Getting error message when batch editing more than 100 observations

Platform (Android, iOS, Website): Website, Mac OS Ventura 13.4

Browser, if a website issue (Firefox, Chrome, etc) : Tested both in Safari (version 16.5) and Firefox (version 114.0.1) with the same result

URLs (aka web addresses) of any relevant observations or pages: Not connected to a specific observation.

Screenshots of what you are seeing (instructions for taking a screenshot on computers and mobile devices: https://www.take-a-screenshot.org/):

Screenshot 2023-06-14 at 12.54.34

Description of problem (please provide a set of steps we can use to replicate the issue, and make as many as you need.):

Step 1: I wanted to batch edit many of my observations that had missing GPS accuracy values.

Step 2: I successfully batch edited the first 3 pages of my observations (200 displayed each, about 80% of them were selected and edited)

Step 3: It worked for pages 1-3 of my observations, but on page 4 I always get the error message " Incomplete response received from application". I have tried different browsers, logging in and out etc. but I always get the same error. I also tried going to the next page (5) of 200 observations, still the same. I can go back to the batch editing page but the changes are not being saved.

Step 4: Lowering the number of observations per page to 100, it now seems to work even if I select and edit all of them.

4 Likes

I’m having the exact same issue - works fine for 100 observations. Perhaps the web page should either limit batch editing to 100 or at least have a warning message.

2 Likes

Why is there no answe to this?

I have the same problem, and it’s very annoying. A few times it worked okay this morning, but now it keeps crashing. You know, for 50 observations I don’t need the batch option, I can do this manually if necessary. However, for 500 observations it would be crucial to have this option (and not crashing, please).

Thank you for looking into this. I’d appreciate.

It’s an old page on the site and I think sometimes hits a limit or times out.

I’m curious, what sorts of things are you editing at this scale if you don’t mind me asking? It looks like GPS accuracy value is one.

Yes, for me it was GPS accuracy. I had many observations (uploaded from my old phone) without GPS accuracy values. This was a problem because RG observations pushed to GBIF also get shared with the main Swedish biodiversity platform Artdatabanken, where missing accuracy values automatically get set to 20 km accuracy. So when I realised this I set all observations uploaded from that old phone to 30m accuracy, which in my case made sense because I always make sure to report as precise a location as possible (and most of the photos from that phone got automatically GPS-tagged anyways, just without accuracy value).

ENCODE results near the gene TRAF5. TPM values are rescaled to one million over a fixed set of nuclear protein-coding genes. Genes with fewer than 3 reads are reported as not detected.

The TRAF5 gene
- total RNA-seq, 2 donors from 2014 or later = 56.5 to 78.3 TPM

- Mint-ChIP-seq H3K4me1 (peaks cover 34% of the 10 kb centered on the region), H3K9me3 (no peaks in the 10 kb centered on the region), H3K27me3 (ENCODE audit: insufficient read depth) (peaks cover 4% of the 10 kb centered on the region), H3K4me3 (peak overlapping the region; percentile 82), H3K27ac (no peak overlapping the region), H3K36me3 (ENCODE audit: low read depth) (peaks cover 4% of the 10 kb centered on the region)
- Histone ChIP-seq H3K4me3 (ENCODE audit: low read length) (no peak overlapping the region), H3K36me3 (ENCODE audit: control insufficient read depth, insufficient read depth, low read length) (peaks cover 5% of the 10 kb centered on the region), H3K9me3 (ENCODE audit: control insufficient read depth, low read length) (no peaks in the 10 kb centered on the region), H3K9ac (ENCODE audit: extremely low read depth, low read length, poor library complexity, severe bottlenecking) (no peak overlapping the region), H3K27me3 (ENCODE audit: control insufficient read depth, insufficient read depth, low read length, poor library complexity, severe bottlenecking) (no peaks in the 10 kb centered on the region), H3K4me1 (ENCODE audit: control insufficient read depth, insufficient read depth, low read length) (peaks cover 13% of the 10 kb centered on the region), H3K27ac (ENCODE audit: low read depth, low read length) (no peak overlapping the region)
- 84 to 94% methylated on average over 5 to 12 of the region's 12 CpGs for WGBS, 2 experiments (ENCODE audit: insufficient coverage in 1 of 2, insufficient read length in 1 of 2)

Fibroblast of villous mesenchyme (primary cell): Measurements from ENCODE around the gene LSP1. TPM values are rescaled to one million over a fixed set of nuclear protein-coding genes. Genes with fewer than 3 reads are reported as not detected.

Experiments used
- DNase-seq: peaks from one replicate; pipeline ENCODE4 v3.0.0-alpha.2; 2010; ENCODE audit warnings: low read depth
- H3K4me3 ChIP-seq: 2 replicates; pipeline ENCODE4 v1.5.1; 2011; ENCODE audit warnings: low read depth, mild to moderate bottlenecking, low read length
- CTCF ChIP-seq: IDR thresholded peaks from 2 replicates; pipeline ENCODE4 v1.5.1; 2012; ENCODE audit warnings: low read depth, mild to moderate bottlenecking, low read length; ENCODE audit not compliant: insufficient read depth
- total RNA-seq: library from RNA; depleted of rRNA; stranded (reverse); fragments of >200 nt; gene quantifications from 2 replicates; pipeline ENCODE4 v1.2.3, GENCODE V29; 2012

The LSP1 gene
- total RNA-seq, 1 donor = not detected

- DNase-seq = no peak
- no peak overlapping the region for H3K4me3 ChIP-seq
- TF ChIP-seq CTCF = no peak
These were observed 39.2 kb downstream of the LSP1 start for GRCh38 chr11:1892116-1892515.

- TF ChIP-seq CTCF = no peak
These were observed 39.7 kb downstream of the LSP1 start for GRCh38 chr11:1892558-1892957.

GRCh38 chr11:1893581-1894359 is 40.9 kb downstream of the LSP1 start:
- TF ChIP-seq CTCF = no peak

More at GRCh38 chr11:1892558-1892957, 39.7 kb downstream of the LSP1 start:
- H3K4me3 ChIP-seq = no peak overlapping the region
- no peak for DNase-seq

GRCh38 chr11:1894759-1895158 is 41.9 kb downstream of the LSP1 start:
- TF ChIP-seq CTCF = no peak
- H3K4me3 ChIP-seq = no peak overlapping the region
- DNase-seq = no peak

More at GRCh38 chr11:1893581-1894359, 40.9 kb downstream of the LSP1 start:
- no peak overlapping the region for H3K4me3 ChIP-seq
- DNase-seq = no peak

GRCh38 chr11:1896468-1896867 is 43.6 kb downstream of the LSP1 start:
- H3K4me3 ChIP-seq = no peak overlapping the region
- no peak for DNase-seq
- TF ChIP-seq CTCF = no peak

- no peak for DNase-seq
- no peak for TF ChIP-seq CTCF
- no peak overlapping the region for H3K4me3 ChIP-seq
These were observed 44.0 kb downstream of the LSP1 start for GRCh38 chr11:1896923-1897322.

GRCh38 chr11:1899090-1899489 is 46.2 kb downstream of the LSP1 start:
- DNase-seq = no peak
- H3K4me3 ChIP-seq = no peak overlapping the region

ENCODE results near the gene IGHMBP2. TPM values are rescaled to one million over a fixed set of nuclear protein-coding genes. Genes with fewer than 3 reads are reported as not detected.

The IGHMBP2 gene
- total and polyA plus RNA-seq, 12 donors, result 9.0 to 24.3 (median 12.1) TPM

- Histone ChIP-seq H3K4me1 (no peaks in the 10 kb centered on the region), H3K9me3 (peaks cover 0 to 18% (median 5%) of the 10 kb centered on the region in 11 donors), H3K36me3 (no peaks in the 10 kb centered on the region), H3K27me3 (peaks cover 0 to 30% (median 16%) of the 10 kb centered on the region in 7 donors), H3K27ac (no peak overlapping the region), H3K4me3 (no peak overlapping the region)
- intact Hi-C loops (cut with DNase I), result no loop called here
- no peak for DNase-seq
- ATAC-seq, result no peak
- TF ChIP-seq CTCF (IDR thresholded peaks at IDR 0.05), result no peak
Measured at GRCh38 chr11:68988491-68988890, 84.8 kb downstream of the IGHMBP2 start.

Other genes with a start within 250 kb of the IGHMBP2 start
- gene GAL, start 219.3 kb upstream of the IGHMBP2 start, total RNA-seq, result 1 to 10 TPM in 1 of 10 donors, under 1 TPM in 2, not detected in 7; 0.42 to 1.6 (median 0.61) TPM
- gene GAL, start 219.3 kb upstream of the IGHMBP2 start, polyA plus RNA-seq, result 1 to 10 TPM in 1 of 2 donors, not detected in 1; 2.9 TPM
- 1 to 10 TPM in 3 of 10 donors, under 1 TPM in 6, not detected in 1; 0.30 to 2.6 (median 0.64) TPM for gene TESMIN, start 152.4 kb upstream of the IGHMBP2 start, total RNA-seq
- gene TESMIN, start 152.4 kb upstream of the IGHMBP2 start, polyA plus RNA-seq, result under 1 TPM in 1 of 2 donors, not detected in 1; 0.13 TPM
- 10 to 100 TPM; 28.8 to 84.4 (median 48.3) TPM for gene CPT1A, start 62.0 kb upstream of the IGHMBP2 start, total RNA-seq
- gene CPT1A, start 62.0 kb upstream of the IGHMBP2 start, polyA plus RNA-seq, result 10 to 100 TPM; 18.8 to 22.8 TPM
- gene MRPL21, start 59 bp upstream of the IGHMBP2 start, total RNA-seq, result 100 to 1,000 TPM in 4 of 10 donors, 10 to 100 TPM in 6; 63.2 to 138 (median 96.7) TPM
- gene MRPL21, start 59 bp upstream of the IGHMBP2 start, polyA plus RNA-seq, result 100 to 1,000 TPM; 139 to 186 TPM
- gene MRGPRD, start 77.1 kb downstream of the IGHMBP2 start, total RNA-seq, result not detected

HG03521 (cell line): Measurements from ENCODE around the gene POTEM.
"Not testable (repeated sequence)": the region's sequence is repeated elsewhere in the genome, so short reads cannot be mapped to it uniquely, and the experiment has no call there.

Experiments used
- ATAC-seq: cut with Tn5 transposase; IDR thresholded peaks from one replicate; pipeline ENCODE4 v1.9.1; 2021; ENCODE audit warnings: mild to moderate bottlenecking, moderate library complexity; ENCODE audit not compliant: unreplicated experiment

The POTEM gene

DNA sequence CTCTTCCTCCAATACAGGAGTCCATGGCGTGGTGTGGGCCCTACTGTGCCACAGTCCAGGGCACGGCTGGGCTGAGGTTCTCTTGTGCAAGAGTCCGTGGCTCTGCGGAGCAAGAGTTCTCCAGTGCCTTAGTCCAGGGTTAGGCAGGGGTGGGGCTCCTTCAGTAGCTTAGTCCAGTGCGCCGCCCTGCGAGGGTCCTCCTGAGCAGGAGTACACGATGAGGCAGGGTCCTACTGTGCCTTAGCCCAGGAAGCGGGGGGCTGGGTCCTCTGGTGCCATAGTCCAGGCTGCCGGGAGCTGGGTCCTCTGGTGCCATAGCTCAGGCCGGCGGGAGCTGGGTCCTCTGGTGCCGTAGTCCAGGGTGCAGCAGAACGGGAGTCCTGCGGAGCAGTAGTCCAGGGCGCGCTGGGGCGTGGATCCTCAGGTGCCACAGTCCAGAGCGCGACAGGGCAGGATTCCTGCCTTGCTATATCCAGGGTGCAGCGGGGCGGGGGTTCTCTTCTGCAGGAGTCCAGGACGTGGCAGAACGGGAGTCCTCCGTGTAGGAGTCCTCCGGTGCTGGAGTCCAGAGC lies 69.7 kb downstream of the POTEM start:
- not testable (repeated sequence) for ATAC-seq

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out of interest is this intentional or a bug? Seems like a poor decision if the former

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I never found out the exact reason why, just realised that my observations without accuracy values ended up with a 20km circle while the ones with accuracy values had that exact accuracy propagated all the way through, and then decided I would simply add an estimated accuracy value to all my past and future observations.

My guess would be that the Swedish portal has a requirement for an accuracy value (it has when I directly upload observations there), and fills in automatically with a conservative 20km when the accuracy is missing from iNat, so intentional/intended behavior. And to be fair, I think it makes sense to set a low accuracy by default when you don’t know where the observation comes from.

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I agree with your reasoning that being conservative is the best approach if necessary, but I don’t think the best approach is to invent a value that did not previously exist; just seems like poor database management to me that a value must be included, almost all databases allow a non-value in that field

3 Likes